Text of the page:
Building a Feminist Movement in Southern Africa

Building a Feminist Movement in Southern Africa

Date: May 8, 2021
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By Shamiso Chigorimbo and Emma Kaliya,

Johannesburg, 1 March:  Emerging from the slogan, “2015! Yes we can!”; “The Time Is Now!”, the SADC Gender Protocol Alliance in 2010 was working toward the Gender Protocol targets, “50% of decision making positions in all public and private sector must be held by women by 2015”. Fast forward to 2021, the aftermath of Beijing Plus 25 celebrations and International Conference on Population and Development (ICPD), the Alliance’s targets remain. The core of building a feminist movement across Southern Africa [1] is tangible targets, frameworks, and indictors Southern Africa Specific.

Founded in 2005, the Alliance started with a promising six members to present day 2021 with 15 country focal networks and 126 members. The Alliance continues to grow its membership with LGBTI+ organisations and partnerships with regional, international organisations such as Kaleidoscope Trust, SAfAIDS and MIET Africa. It takes the collaboration and implementation of the Alliance members to build a regional campaign over the past 20 years. Over the years, the Alliance action planning and strategy represent the diverse ideas and values of all members. There is effective participation, experimental learning and commitment in getting the work done on the ground and building a strong movement.

The realisation of gender equality and women in decision-making currently delayed by the effects of migration, economic instabilities and gender-based violence, which shift the balance of power. Feminist change means dismantling patriarchal beliefs, systems and institutions that oppress women and girls. This means changing the narrative, guided fundamentally for the Alliance by the normative frameworks provided in the SADC Protocol on Gender and Development.

While the Alliance journey started in 2005, it emerges from the 1980s to 1990s, Women’s Movement that operated in persona agency, solidarity in dismantling patriarchy and calling for member States commitment and accountability. A growing sense of collaboration among multiple stakeholders arose from women’s participation during the liberation struggles. Where women fought side by side with men, constituting a good 10 to 30% of the cadres in the Angola, Mozambique, Namibia and Zimbabwe liberation struggles. Women’s role in armed struggles entrenched in historical, socialist myths in which narratives are limited by barriers of feminine and masculine power relations that date back decades and centuries. The need to educate both men and women in feminism from young age is central.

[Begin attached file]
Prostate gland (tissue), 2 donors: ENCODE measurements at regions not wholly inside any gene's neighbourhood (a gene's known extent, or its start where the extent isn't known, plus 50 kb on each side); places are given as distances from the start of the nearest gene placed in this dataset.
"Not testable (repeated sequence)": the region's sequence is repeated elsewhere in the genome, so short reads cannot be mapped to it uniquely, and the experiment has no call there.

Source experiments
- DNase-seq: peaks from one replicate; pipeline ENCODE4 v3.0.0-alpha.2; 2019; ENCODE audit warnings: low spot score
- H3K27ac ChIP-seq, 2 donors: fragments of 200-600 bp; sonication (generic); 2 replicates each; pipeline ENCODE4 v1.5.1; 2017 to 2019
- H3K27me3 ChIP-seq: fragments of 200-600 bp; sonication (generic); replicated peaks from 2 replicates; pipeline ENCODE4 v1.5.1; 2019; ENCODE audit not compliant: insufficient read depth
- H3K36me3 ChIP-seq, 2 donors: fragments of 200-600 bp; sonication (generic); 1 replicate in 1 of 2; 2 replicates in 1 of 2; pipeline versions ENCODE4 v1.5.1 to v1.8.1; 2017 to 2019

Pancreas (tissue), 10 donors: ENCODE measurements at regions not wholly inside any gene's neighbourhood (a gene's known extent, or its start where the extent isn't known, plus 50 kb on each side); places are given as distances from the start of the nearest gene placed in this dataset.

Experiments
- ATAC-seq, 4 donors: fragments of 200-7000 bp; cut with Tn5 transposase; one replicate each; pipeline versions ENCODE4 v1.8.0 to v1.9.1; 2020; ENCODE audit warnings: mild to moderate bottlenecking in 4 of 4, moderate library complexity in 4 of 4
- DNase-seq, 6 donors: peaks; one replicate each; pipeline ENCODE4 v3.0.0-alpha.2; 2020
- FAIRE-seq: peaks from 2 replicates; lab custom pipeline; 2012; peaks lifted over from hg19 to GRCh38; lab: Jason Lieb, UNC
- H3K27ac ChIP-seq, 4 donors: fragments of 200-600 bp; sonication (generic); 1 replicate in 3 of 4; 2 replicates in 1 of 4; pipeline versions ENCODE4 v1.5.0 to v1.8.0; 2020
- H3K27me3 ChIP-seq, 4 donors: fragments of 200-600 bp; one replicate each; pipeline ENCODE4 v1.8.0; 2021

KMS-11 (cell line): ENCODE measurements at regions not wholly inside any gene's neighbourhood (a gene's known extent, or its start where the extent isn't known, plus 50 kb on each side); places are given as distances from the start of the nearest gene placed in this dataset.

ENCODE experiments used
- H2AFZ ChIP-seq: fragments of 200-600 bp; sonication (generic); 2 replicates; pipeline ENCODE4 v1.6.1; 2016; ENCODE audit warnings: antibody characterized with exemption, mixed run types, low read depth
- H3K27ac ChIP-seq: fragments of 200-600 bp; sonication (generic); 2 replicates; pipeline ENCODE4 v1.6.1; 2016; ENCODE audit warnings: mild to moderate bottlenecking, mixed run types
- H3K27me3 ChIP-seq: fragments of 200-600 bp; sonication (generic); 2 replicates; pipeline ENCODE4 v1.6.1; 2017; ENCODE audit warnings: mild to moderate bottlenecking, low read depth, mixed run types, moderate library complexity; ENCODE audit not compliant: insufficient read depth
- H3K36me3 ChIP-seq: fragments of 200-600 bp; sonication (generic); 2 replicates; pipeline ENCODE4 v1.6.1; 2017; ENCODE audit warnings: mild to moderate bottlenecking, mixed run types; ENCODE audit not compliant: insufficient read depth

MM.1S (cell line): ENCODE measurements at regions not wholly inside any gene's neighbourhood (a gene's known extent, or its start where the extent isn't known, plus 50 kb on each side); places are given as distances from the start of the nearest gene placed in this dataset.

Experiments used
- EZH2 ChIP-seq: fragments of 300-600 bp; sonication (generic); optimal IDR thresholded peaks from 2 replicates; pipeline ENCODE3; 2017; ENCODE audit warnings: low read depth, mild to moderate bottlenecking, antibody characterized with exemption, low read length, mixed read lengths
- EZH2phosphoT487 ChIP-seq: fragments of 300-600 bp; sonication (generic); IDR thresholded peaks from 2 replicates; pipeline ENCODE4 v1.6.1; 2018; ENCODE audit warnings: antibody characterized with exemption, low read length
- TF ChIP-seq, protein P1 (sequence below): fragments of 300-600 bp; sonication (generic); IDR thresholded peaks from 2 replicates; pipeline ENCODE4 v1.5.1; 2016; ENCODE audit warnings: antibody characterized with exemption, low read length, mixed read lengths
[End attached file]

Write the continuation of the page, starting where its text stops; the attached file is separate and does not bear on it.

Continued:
The Alliance’s theme work is streamlined into five clusters (Governance, Economic Justice, Sexual Reproductive Health Rights (SRHR), Media and ICTs Climate Change and Sustainable Development). The five theme structures correlate to the three pillars of gender and sustainable development (voice choice and control). Under the governance cluster, the Alliance has been closely monitoring the women’s political participation through documentation and research on the representation of women in parliament over the years from 1995 to 2021, positively the numbers have doubled [3].

Central to the success of the Alliance has been networking and building relationships, Mme Emma Kaliya the Alliance Chairperson will speak to this success. “The Alliance was founded on the values of solidarity, sisterhood and the belief of serving our sub region (SADC). Most SADC member states have looked at the alliance as a resource to the Region concerning the compilation of the successive SADC Gender Barometers, which are now commonly used by researchers in different institutions of higher learning. Alliance work is widely appreciated across the globe to the extent that other Sub regions have openly come out to request for technical support around compilation of a Gender Barometer as a tool for accountability of member states on their obligations. As I look back to 2005, I feel the journey has been long and tedious but very rewarding, though we seem to be losing grip of our relationship with Member States, with whom we  shared good and bitter moments along the way before and a few more years after the adoption of the protocol. We look forward to more exciting times in the countdown to 2030”.